What Do You Want To Teach?

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11 thoughts on “What Do You Want To Teach?”

  1. I agree 100%. Theory is a good thing, but we have to realize that learning a language in a classroom is not the same as growing up surrounded by a language. My goal is to help my students be and feel successful and to empower them to use their new language for real communication. Targeted CI is the best way I know to get there.

    It’s true that we don’t have enough time to accomplish what we’d like with our students. I have only 100 hours/year and my students take only two years of Spanish (though I now have 3 who have stayed for a third year). I know they need thousands of hours to become bilingual, but we shouldn’t underestimate what that targeted CI can accomplish in the few hours we have.

    I just got back from two weeks working at an orphanage in the Dominican Republic with a dozen students, most of whom have had 2 years or less of Spanish. To watch them interacting with the Dominican kids, using the language, having real conversations, brought tears to my eyes. The word “power” came to my mind: I realized that my students had power to use language to make connections, something they did not have two years ago.

    The night before we left, a group of Dominican teens serenaded our group. After they finished singing to us, we sat in the darkness of our living room in front of the open windows, as each Dominican teen came to the window with a message of appreciation and love. One of the girls said, “Your group is different from others that have come. You speak Spanish.” The tears weren’t staying in my eyes by that point.

    1. This is totally awesome.

      You know those movies about schools, the ones that start off with a terrible class but by the end everyone loves each other? I used to think that kind of stuff was just fiction. But I am hearing from you guys this week and have glimpsed myself once or twice that those sorts of happy endings are actually possible.

  2. I’m glad you responded to this thread Rita. It’s a very important one and I think largely ignored. So much else going on here this week, esp. with the rubric discussion and the huge news from Greg, but this point about targeting structures is just critical to the work we do. I’ll republish it in the fall. And thanks for the beautiful story!

  3. Oh,Rita! I am so glad you got to taste the fruit of your labors! Ben always says that this is hard work and it is. How great for you and your students.

  4. I also really loved what you wrote, Rita! It’s easy to get side-tracked and feel like there is never enough time, but we do need to give ourselves credit for what we (ourselves and our students) accomplish. What a powerful story! I feel this briefly when, for example, I was able to talk with a Spanish I student after class about her sisters today and her sister’s evil/social hamsters. And it was just like we were shooting the breeze! Totally natural. Really made my day :).

    1. Nathan, yesterday I was in the hall speaking with one of my very gifted Spanish 2 students (en español, of course), when another, average, student passed and asked me something (en español, of course), creating a second little conversation. It was a surreal experience for me and absolute validation of what we do. As you stated, it seemed totally natural and not forced–of course my school is a Spanish-speaking community! (OK, not really, but it felt like it at that moment.)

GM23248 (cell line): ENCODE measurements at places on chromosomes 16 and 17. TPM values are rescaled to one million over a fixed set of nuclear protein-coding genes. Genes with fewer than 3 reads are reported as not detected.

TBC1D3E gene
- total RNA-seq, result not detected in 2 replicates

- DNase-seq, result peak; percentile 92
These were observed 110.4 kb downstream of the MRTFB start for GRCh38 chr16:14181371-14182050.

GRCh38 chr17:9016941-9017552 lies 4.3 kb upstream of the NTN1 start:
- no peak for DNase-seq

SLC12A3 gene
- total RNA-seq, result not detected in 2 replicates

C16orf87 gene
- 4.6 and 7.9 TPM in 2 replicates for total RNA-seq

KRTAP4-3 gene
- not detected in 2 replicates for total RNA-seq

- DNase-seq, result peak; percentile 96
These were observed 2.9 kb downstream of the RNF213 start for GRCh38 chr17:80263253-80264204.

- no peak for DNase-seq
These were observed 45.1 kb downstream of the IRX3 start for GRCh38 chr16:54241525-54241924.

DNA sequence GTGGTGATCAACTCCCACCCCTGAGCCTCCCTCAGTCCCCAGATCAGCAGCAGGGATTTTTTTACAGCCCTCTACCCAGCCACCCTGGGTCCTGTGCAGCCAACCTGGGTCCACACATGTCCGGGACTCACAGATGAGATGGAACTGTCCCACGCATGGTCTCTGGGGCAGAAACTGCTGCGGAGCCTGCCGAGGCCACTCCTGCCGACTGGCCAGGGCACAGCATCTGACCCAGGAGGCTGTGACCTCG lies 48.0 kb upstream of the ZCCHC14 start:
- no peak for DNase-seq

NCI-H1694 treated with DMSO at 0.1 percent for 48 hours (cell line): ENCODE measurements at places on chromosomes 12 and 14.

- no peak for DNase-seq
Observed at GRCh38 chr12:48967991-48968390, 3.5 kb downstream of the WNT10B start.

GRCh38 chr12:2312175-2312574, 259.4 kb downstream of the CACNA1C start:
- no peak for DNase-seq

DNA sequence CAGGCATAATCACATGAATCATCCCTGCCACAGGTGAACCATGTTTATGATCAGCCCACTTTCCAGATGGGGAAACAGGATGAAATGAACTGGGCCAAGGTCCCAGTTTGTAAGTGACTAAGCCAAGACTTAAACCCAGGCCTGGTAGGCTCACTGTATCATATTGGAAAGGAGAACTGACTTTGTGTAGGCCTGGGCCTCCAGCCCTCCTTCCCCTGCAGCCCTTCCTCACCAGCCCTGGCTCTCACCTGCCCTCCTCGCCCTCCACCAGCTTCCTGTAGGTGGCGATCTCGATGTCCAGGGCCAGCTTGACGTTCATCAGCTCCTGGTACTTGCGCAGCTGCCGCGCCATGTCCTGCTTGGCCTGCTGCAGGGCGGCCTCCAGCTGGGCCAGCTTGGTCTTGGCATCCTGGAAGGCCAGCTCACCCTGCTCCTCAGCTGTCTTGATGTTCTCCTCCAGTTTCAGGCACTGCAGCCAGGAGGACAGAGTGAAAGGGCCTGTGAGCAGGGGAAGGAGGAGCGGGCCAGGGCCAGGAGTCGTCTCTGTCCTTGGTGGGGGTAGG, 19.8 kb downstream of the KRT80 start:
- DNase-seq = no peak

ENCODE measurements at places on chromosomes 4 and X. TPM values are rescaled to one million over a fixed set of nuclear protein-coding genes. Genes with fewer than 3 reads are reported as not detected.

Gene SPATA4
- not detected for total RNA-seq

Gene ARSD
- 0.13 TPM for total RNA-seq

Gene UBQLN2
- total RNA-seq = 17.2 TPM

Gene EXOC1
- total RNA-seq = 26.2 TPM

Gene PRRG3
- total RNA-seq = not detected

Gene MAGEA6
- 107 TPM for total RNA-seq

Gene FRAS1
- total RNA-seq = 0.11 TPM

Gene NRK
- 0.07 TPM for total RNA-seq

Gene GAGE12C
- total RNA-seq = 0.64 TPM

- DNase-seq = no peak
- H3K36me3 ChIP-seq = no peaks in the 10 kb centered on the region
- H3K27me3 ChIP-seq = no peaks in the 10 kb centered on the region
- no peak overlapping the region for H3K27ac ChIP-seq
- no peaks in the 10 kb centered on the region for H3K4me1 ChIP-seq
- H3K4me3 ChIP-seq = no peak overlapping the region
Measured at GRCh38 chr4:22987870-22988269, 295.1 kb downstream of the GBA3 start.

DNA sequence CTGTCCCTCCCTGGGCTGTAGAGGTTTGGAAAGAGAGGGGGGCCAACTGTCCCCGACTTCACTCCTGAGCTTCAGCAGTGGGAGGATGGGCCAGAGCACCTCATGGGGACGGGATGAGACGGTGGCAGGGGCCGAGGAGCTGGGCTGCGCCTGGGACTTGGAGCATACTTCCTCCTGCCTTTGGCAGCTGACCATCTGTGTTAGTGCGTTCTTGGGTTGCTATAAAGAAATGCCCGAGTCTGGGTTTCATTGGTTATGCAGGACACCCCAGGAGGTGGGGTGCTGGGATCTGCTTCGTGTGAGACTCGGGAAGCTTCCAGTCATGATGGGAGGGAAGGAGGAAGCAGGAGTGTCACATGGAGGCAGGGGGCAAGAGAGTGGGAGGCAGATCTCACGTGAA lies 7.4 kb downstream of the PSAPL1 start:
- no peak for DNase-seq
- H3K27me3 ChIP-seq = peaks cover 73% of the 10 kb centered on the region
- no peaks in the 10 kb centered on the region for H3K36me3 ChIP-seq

5. I’m sorry, Ben, but here I come to play a little devil’s advocate. Do you think non-targeted input would be incomprehensible? If there was a way to maintain comprehensibility and loosen the targets, do you think it would be ideal in our classrooms?

    Certainly, if the goal is for kids to “master” the structure (aka progress to vocabulary production), then they need the massed reps. In other words, if we want the vocabulary in that structure acquired right now, then targeted CI is the way to go. Is this efficient? (see below)

    I am growing more and more distaste for the term “structure.” Misleading. We are not focusing on form or structure. No grammatical syllabus. No expectation that the particular grammar in the structure will be acquired just because we targeted it. And yet, we call them structures. It’s a vocabulary string. It’s probably our most powerful tool for maintaining comprehensibility.

    The target structures do some powerful things for comprehension and as Ben says, allows students to get the meaning of the message, thereby acquiring a lot of the function words (grammar) that are floating around and in the message. Targets are also powerful for student confidence. 100% comprehensibility is absolutely necessary to start the year. Their attention and shaky confidence can’t tolerate anything less than 100%.

    There is no set number of reps needed for acquisition. As Paul Nation puts it: “That is the like the holy grail of FL instruction.” He also says, more is better (duh). And he builds an argument for reading-based acquisition based on 12 reps being sufficient for acquisition (acquisition = vocabulary recognition, not production).